Shortly after the 1996 disaster, repairs to the bridge started again. This time the cost of repairs came in at about $4,949,000. The bridge engineers added additional reinforcing materials to the structure to prevent it from a future collapse. Workers added concrete to the stone piers and added additional support members to the trusses. They also replaced several old iron pieces with newer steel ones. By the end of 1996, repairs to the eastern spans of the bridge were completed; the western spans of the bridge remain closed to this day.
After it was announced that the western spans would not be repaired, the town’s mayor and its citizens formed the People’s Bridge Coalition to support the restoration and preservation of the bridge. The coalition currently sells plaques in an attempt to acquire the money to finish the necessary repairs. The eastern spans still continue to provide the citizens of Harrisburg a pleasant walkway to City Park Island.
Today, the Walnut Street Bridge is one of about nine bridges on the Susquehanna River. Although it doesn’t fully cross the river, it still is one of the longest and most popular pedestrian bridges in the country. Its still-intact eastern spans have been lined with lights and the steel frame has been painted a luscious blue color. The bridge is also listed in the National Registrar of Historic places and the American Society of Civil Engineer's Historic Bridge Journal. Today, it is the oldest surviving bridge (in near original condition) over the Susquehanna and is an important cultural icon for the people of Harrisburg.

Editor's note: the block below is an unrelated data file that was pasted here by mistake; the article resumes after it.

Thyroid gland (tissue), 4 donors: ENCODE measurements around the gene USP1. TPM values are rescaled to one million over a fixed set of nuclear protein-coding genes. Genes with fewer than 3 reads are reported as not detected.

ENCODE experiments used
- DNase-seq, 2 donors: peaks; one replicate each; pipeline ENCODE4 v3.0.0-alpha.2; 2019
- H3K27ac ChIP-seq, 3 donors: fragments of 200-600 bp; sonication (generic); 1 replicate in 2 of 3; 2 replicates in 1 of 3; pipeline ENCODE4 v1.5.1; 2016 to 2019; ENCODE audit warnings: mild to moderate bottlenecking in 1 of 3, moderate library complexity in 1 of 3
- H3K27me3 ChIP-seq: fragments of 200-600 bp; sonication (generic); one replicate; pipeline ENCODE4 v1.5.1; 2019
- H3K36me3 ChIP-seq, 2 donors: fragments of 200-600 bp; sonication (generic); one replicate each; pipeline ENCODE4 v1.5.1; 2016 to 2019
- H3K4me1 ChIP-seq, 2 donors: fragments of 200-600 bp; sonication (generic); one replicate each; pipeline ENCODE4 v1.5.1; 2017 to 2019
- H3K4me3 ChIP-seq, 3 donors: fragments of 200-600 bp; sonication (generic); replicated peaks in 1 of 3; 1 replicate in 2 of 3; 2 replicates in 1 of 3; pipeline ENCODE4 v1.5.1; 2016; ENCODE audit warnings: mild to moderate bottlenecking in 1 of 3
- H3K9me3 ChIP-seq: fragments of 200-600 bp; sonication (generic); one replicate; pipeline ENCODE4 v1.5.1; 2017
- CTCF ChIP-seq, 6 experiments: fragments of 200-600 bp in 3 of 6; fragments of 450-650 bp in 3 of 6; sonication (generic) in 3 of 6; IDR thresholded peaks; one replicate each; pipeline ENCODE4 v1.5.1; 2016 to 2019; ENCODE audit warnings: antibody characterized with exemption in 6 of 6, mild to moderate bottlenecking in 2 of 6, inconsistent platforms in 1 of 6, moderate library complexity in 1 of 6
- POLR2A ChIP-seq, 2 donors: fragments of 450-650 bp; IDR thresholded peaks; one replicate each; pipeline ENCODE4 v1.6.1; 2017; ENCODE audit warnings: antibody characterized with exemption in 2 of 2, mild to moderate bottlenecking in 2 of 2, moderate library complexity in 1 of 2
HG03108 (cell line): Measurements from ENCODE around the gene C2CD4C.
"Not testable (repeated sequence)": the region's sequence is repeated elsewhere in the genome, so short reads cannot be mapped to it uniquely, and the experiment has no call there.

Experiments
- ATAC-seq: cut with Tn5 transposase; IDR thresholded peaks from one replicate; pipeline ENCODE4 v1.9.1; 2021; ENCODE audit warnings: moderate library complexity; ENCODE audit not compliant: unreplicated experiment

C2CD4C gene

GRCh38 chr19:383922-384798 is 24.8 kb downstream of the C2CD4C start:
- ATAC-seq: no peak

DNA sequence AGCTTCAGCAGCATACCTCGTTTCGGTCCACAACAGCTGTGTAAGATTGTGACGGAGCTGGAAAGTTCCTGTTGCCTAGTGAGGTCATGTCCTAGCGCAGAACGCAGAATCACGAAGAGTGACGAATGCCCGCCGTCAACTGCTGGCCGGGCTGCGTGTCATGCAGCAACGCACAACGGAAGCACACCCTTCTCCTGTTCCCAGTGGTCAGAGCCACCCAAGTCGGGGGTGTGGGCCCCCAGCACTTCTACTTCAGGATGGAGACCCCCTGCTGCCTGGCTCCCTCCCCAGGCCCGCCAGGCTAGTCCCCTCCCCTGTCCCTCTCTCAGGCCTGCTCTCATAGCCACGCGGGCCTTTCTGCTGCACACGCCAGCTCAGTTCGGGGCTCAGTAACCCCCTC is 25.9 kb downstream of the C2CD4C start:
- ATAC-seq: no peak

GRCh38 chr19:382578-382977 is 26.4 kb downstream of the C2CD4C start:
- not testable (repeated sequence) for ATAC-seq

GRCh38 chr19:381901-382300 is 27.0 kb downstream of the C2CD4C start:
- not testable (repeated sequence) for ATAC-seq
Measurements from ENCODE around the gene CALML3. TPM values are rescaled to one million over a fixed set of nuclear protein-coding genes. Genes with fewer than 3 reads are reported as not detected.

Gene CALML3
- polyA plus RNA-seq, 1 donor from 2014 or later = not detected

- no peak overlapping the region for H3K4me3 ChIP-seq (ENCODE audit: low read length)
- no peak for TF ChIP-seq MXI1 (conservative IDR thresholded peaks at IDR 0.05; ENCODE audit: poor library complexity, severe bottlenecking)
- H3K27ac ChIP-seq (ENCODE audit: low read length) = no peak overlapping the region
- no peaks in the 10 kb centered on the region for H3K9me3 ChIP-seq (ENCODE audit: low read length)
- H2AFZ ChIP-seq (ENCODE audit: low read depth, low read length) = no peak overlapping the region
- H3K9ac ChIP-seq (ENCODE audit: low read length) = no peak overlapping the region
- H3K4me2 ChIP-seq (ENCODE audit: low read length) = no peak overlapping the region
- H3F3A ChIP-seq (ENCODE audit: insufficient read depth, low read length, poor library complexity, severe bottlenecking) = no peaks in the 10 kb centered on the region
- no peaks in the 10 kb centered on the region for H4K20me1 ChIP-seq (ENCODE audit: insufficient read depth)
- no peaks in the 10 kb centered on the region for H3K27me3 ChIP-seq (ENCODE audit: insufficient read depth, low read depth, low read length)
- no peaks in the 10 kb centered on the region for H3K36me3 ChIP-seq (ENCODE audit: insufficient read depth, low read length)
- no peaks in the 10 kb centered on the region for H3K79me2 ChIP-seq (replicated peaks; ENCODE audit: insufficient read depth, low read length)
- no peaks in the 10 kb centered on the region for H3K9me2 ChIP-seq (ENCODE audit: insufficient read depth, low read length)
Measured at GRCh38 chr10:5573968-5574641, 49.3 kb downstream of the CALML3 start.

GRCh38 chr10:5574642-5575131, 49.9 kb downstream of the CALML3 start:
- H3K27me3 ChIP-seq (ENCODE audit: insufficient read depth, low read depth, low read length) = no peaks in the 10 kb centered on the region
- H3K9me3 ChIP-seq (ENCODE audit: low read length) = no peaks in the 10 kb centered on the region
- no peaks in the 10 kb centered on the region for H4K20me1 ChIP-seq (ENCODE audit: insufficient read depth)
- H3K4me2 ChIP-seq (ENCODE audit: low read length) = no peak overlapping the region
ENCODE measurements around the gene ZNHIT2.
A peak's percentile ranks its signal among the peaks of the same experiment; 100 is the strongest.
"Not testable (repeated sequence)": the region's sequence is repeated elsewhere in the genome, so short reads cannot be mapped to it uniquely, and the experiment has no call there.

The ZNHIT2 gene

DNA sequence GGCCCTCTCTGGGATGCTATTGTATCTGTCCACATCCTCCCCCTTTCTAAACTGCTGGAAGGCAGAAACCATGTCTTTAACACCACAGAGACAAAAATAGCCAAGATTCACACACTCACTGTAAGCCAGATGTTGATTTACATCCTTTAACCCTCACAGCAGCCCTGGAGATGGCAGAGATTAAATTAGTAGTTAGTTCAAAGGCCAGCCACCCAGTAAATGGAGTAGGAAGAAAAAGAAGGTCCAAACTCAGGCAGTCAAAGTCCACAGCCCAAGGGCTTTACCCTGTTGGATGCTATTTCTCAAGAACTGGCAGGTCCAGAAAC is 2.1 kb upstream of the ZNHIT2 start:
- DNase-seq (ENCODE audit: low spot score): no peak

References and Resources
Brown, David J. Bridges: Three Thousand Years of Defying Nature. St. Paul, MN: MBI Publishing Company, 2001.
B.W. Zimmerman & Associates. Harrisburg Walk: Walnut Street Bridge. 2005. <http://www.bwza.com/Harrisburg%20Walk.htm>.
Ex, Jimi. Bridges over the Susquehanna, Harrisburg, Pennsylvania, USA: The Walnut Street Bridge. June 17, 2003. <http://www.bbc.co.uk/dna/h2g2/A1051561>.
Jackson, Donald C. Great American Bridges and Dams. New York, NY: John Wiley & Sons Inc, 1988.
Jansberg, Nicholas. Walnut Street Bridge. May 17, 2004. <http://en.structurae.de/structures/data/index.cfm?ID=s0001297>.
Shearer, Susan K. Pennsylvania at Risk 1996. 2011. <http://www.preservationpa.org/page.asp?id=47>.
The People's Bridge Coalition. The Walnut Street Bridge. 2011 <http://www.walnutstreetbridge.org/>.
GH Price from North Florida on January 14, 2014:
I actually lived in Harrisburg from 90-99, and I remember watching on the news the "walking bridge" (as I always called it) breaking apart and drifting down the river. That was a heck of a winter!
Beata Stasak from Western Australia on September 24, 2011:
Great history piece, well done!
Indigital on September 24, 2011:
Brilliant Hub! Voted up!
Kristin Trapp from Illinois on September 23, 2011:
This is very fascinating. I love the history behind the bridges and love the spunk that Wallower had to get another bridge built to break the monopoly. It's too bad we couldn't do something like that with our tollway system in Illinois.